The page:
Yesterday, I shared the story of a woman who cleans houses for a living, a hardworking woman whose financial situation is so precarious (and options so limited) that she felt she had no choice but to return to work just days after she’d had a heart attack.
Today, I want to share some data from an article from In These Times by Michael Winship. The contrast is quite illuminating:
Open the Books, a new nonprofit working for greater transparency in government spending, reports that between 2000 and 2012, Fortune magazine’s top 100 companies received $1.2 trillion from the feds. And, Aaron Cantú writes at AlterNet, “That doesn’t include all the billions of dollars doled out to housing, auto and banking enterprises in 2008-2009, nor does it include ethanol subsidies to agribusiness or tax breaks for wind turbine makers.”
Richard Rubin at Bloomberg News recently found that, “The largest US-based companies added $206 billion to their stockpiles of offshore profits last year, parking earnings in low-tax countries until Congress gives them a reason not to. The multinational companies have accumulated $1.95 trillion outside the US, up 11.8 percent from a year earlier.”
Alan Pyke at the website ThinkProgress adds:
While precise estimates of lost revenue are difficult to make, previous inquiries into profit offshoring found that it cost the US between $30 billion and $90 billion each year during the early and middle 2000s, when the pile of untaxed corporate profits was much smaller.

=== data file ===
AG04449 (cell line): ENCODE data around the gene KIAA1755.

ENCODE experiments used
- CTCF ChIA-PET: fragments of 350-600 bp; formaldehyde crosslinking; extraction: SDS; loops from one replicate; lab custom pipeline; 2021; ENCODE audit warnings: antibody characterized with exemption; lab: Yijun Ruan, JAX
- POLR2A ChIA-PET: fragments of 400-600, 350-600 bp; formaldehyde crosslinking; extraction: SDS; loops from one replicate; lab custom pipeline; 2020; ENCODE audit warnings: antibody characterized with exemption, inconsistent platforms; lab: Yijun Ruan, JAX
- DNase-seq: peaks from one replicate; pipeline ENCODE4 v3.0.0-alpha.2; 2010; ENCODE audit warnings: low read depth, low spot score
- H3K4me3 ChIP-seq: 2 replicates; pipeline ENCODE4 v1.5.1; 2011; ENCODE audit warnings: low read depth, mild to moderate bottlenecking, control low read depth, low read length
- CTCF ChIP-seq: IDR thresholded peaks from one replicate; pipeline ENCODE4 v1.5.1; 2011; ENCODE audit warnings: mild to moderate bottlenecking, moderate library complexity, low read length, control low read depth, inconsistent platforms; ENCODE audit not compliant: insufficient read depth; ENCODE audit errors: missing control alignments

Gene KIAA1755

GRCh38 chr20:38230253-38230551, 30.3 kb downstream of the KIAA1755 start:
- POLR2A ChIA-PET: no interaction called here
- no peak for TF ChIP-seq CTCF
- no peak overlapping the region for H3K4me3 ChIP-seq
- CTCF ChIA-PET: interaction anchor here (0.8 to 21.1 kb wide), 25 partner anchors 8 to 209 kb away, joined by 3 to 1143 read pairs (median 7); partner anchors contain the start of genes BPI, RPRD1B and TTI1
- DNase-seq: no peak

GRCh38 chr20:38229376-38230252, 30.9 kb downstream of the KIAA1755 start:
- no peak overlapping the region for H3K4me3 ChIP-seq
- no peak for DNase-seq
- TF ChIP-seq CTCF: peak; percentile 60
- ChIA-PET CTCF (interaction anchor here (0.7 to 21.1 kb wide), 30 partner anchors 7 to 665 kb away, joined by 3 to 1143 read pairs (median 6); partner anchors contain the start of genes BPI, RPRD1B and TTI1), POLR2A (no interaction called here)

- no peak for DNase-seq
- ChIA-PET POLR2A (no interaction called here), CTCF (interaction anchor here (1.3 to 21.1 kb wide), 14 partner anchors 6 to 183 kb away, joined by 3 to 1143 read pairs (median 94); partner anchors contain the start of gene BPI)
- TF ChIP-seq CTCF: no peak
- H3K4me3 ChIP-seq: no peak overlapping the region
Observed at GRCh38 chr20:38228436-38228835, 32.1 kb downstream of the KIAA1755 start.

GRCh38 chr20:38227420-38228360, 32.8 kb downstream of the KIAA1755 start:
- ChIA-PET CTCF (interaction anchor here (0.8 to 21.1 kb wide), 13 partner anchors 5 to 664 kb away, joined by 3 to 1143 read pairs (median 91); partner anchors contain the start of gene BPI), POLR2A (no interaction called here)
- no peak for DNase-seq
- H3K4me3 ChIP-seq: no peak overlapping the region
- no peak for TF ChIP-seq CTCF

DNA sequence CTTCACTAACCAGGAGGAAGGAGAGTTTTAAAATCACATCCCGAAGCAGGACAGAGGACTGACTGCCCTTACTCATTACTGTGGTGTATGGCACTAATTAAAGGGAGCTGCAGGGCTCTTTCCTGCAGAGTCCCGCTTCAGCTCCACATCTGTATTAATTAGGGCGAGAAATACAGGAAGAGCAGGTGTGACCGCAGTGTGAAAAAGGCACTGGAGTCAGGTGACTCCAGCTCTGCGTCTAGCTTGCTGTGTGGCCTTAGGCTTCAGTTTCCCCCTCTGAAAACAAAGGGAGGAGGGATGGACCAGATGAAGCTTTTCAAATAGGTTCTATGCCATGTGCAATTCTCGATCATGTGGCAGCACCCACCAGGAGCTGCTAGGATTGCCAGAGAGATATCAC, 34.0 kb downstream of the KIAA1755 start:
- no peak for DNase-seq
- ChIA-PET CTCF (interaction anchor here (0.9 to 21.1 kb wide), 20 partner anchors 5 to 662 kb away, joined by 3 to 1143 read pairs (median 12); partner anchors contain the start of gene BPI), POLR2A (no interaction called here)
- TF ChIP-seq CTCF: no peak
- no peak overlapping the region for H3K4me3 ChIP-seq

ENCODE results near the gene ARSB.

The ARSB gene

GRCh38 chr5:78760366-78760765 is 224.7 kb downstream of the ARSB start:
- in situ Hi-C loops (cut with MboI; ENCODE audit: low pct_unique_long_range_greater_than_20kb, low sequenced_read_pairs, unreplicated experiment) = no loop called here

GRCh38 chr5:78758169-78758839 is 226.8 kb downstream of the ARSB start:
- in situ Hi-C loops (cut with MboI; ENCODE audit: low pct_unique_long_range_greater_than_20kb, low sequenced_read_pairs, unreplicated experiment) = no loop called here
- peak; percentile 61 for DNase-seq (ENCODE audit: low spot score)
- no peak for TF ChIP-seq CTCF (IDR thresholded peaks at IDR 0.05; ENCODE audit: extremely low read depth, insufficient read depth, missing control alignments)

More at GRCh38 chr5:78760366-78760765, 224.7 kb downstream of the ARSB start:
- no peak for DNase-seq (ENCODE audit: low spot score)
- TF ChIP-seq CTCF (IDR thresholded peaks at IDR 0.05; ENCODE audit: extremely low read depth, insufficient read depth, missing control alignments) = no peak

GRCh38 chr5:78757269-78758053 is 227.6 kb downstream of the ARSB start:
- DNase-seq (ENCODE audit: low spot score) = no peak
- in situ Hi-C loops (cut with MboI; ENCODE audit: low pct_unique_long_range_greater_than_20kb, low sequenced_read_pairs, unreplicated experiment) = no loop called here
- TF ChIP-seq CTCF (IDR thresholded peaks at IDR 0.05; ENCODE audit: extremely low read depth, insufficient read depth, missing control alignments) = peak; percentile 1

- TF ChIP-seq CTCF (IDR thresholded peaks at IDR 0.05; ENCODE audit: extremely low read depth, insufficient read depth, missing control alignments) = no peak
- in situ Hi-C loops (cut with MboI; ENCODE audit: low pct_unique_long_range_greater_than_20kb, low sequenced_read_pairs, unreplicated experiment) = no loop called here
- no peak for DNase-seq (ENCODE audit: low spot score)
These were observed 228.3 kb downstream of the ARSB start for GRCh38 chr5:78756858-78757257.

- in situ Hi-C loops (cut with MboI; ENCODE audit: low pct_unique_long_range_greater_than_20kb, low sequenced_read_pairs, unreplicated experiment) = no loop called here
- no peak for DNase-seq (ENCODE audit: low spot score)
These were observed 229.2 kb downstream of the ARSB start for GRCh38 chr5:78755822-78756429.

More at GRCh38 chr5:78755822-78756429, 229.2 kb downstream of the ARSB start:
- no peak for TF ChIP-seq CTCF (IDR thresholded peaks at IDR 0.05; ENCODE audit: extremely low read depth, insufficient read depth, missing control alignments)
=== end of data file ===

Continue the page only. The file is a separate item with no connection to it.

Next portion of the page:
States and localities also lose out on tens of billions of dollars in tax revenue each year to similar offshoring strategies. A recent study found that by closing just one small loophole in state business tax laws, states could bring in a billion dollars in new revenue almost overnight.
Think of the highways, bridges and housing that money could build or repair, and the jobs that could be created, the teachers and tuitions it could provide, the mouths it could feed. Then throw in corporate malfeasance without punishment, gross mismanagement and exorbitant executive salaries—for example, Henrique de Castro, the failed #2 at Yahoo, who’s getting $109 million for his 15 disastrous months there, or about $244,000 per day (h/t to R.J. Eskow).
So let me see if I understand this. A social safety net that would allow my housekeeper a couple of weeks to recuperate from her heart attack is “charity” that would promote “an unhealthy dependency.” But the transfer of trillions of taxpayer dollars to businesses that hoard their profits, don’t hire new workers, and use every trick in the book to evade paying their fair share of taxes is common-sense encouragement of entrepreneurship.
Excuse me while I throw up.